I stumbled upon a prayer this week called, “For when you’re tired of broken systems,” and this excerpt remains lodged in my mind: Oh God, how blessed are we who cry out to you: Empower us to see and name what is broken, what is ours to restore. Guide us to find coherent and beautiful alternatives that foster life, hope, and peace. Help us to use our gifts with one another in unity. Blessed are we who choose to live in anticipation, our eyes scanning the horizon for signs of your kingdom – heaven come down – as we wait.1

In our work with churches and other faith communities, we often find that the way success is measured is a broken system. 

One of the Innovation Lab’s foundational beliefs is that innovation in ministry requires innovation in how we measure a ministry’s effectiveness. Why would we undertake the process of innovating only to measure the innovative ministry by outdated metrics? 

Yet in many contexts, assessment metrics focus too narrowly on transactional measures – people and dollars that can be counted – rather than a broader focus that measures transformation in people’s lives and communities. 

In many contexts, assessment metrics focus too narrowly on transactional measures.

As Christians, we are people who profess to believe in resurrection and new life. This is in fact THE hallmark of the Christian faith. But too often, our ministries are still using metrics that tell stories of loss, despair, and death – declining participation and attendance, declining financial resources, and denominational and church conflicts. 

If we are truly resurrection people then we must trade these narratives of scarcity and death for the reality of hope and new life.

How to Measure Your Ministry’s Real Impact

It’s easy to simply critique the current system. But as the prayer above points out, we need God to “guide us to find coherent and beautiful alternatives that foster life, hope, and peace” instead. 

Our task then is to partner with the Holy Spirit to identify tangible signs of transformation in our ministries, which are beautiful alternatives to transactional ministry metrics.

At the Innovation Lab, we’ve developed a process to help ministry leaders and faith communities discern new ways of measuring effectiveness. Step 1 begins with naming tangible transformations that might happen in an individual’s life or in an entire community because people participate in a given ministry. Step 2 is to translate those hoped-for transformations into metrics that can measure whether the ministry is fulfilling its purpose. 

Drawing on asset-based community development, we think about transformation at five levels of change, according to a framework we developed called the “Ladder of Assessment.” Each level leads to increasingly consequential transformation in an individual’s life and faith that could eventually lead to broader community change and create a sense of public good. 

The rungs of the ladder, from top to bottom, are:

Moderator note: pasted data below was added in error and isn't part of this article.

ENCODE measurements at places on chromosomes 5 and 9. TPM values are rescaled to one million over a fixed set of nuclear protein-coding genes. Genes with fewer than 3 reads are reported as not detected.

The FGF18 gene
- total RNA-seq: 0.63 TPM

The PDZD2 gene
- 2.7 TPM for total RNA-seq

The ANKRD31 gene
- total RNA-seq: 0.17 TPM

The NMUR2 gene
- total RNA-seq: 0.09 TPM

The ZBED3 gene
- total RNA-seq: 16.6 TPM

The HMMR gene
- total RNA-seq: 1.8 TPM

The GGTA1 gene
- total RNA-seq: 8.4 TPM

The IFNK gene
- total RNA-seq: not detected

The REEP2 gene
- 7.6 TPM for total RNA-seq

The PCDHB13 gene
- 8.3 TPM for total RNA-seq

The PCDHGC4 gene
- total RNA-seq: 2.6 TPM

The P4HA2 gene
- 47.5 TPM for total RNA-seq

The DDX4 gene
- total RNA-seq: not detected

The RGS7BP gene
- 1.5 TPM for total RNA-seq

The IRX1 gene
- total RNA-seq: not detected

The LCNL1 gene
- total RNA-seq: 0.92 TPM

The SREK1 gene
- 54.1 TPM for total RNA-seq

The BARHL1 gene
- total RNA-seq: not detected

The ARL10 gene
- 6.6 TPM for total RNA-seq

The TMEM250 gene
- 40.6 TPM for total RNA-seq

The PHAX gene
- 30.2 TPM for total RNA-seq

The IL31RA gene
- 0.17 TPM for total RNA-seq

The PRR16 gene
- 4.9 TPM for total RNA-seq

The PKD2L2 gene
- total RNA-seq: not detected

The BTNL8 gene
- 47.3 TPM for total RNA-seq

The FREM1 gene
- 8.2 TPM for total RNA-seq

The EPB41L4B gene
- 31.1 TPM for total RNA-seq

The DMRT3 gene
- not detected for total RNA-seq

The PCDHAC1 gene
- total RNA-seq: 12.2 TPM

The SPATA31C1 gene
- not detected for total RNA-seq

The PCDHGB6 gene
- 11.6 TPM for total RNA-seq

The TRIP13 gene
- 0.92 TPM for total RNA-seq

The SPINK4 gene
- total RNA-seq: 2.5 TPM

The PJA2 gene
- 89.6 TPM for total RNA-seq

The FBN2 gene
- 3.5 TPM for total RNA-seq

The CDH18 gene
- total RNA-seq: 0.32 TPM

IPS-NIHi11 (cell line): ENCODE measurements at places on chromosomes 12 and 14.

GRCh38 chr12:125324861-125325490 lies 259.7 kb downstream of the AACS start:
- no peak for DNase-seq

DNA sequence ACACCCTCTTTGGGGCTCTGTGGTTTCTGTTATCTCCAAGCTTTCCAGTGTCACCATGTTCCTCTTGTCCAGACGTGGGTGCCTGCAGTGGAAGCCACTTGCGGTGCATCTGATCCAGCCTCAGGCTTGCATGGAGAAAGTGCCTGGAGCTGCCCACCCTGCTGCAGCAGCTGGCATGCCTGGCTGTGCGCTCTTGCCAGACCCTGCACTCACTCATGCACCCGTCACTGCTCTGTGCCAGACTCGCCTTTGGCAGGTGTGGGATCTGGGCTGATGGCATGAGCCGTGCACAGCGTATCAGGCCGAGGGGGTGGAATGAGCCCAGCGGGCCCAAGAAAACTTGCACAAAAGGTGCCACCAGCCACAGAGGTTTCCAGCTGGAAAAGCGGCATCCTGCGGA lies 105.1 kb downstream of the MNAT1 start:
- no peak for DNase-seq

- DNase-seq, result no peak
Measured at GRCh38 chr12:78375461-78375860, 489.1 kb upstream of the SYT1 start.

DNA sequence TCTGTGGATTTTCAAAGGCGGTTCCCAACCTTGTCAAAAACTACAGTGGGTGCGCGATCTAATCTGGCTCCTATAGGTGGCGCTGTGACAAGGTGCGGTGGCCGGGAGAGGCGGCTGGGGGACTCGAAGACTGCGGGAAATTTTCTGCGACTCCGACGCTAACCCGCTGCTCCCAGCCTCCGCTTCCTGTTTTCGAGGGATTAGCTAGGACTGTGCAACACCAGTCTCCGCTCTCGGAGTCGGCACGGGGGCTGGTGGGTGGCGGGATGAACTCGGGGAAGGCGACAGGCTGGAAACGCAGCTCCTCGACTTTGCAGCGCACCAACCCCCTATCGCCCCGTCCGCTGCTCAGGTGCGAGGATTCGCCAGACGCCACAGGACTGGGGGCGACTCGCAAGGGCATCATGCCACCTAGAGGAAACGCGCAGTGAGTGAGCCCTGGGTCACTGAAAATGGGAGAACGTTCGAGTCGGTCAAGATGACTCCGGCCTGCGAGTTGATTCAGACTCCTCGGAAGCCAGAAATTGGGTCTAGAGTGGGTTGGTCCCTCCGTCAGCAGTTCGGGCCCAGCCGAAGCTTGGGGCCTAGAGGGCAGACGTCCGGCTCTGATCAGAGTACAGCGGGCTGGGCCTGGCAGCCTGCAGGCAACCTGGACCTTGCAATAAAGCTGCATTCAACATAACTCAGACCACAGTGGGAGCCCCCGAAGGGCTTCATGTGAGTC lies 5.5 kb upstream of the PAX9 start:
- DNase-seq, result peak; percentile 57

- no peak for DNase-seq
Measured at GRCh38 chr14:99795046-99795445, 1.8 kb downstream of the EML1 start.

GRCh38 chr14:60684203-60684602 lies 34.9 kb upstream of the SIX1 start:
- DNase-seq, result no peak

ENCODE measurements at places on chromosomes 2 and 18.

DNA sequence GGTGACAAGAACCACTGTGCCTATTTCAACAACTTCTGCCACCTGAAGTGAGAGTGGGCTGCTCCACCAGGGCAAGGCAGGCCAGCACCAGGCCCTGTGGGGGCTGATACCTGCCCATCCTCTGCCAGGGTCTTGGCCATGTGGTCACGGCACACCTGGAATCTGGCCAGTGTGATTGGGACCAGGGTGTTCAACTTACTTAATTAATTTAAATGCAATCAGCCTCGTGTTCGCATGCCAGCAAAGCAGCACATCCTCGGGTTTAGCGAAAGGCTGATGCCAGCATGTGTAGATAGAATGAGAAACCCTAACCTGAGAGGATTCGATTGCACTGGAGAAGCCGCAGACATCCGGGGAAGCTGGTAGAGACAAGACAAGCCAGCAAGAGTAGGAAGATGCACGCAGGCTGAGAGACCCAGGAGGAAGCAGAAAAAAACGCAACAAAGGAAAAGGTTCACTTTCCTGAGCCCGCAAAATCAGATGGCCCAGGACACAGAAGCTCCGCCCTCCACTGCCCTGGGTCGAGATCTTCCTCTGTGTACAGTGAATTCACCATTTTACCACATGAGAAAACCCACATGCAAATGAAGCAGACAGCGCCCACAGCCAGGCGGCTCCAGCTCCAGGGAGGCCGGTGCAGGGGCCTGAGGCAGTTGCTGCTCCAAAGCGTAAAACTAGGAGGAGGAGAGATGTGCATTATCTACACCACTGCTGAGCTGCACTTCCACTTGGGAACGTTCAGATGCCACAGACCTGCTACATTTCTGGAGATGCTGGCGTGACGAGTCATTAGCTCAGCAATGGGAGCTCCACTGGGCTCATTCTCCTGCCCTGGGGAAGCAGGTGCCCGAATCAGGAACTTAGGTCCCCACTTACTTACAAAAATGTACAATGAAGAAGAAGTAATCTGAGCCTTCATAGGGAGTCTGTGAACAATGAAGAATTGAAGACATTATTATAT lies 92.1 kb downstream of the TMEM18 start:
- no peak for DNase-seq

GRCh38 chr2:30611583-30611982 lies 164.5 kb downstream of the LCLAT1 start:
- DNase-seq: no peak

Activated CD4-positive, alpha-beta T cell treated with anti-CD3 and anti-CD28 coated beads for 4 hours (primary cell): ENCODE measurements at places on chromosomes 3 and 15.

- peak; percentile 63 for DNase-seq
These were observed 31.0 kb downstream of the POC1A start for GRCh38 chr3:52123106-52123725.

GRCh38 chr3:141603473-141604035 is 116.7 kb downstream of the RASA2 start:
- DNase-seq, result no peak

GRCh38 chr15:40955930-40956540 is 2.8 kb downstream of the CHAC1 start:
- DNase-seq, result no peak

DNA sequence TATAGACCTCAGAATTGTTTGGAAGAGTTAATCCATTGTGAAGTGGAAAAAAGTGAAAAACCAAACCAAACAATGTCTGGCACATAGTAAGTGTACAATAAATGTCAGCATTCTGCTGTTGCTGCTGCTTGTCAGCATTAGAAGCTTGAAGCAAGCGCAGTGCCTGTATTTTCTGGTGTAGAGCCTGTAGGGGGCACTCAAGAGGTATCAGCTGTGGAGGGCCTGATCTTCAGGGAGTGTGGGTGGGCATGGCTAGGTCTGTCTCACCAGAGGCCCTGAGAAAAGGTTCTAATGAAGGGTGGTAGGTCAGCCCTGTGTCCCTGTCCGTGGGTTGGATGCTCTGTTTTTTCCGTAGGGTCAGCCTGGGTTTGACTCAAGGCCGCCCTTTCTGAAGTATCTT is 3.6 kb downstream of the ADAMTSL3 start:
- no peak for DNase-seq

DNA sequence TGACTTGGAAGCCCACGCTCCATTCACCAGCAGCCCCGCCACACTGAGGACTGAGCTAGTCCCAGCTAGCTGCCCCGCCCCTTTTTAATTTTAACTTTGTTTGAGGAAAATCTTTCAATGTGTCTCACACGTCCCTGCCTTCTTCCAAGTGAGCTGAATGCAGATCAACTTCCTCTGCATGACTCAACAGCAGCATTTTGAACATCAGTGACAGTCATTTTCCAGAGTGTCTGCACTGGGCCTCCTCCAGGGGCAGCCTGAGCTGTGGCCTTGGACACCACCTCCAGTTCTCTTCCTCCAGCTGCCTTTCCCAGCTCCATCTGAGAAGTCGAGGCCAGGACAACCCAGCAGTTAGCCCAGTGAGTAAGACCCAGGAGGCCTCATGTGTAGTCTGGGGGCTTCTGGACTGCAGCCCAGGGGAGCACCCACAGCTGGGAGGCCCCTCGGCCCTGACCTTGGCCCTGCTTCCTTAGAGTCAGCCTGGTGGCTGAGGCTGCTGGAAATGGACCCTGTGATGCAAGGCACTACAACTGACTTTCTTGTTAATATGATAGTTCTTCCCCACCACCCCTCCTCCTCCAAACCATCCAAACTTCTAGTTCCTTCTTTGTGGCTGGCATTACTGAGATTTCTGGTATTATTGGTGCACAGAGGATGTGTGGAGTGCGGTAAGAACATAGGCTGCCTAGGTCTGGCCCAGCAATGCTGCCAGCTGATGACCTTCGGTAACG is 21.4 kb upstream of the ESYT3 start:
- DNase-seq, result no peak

• Level 1: Awareness changes 
  • Level 2: Attitude changes 
  • Level 3: Knowledge changes 
  • Level 4: Behavior changes 
  • Level 5: Community changes and public good 

Once a ministry leader or faith community collectively names hoped-for transformations at each level, they’re ready to discern new metrics.

When brainstorming unique metrics for a ministry, it’s helpful to identify both the metric to measure and the questions that need to be asked to measure it. These are questions that might be asked of the staff or volunteers leading the ministry, of participants themselves, or simply be observed whenever the ministry takes place. 

For example, rather than simply counting how many people show up to a ministry event, perhaps a new metric to pay attention to is “holistic participation.” This could mean a person’s ability and willingness to show up with their full self and contribute to the ministry, not simply passively participate. 

The questions that might be asked to measure this metric are: In what ways were ministry participants able to use their gifts, skills, and/or resources during the event? How many people had this opportunity?

Identify both the metric to measure and the questions that need to be asked to measure it.

Measuring holistic participation, rather than simply numeric, captures a truer sense of the transformation taking place as people are encouraged to not only physically attend, but to contribute the many gifts God has given them. 

When leaders, faith communities, and denominations begin measuring more of what matters, the Church will be able to testify to and model “beautiful alternatives that foster life, hope, and peace” instead of merely transactional metrics. That is indeed good news to a world in desperate need of new life and resurrection hope.

If your faith community feels stuck using transactional metrics, visit the Innovation Lab to explore how we can help you reimagine ministry assessment. 

About the Author: Meghan is the director of the Innovation Laboratory at CYMT. She holds degrees in journalism, sustainable development and applied sociology, and a Master of Divinity. Meghan has served diverse faith communities through pastoral leadership, youth ministry, new church development, community engagement, and ministry innovation.

  1. Excerpted from “For when you’re tired of broken systems,” The Lives We Actually Have: 100 Blessings for Imperfect Days, Kate Bowler & Jessica Richie (2023). ↩︎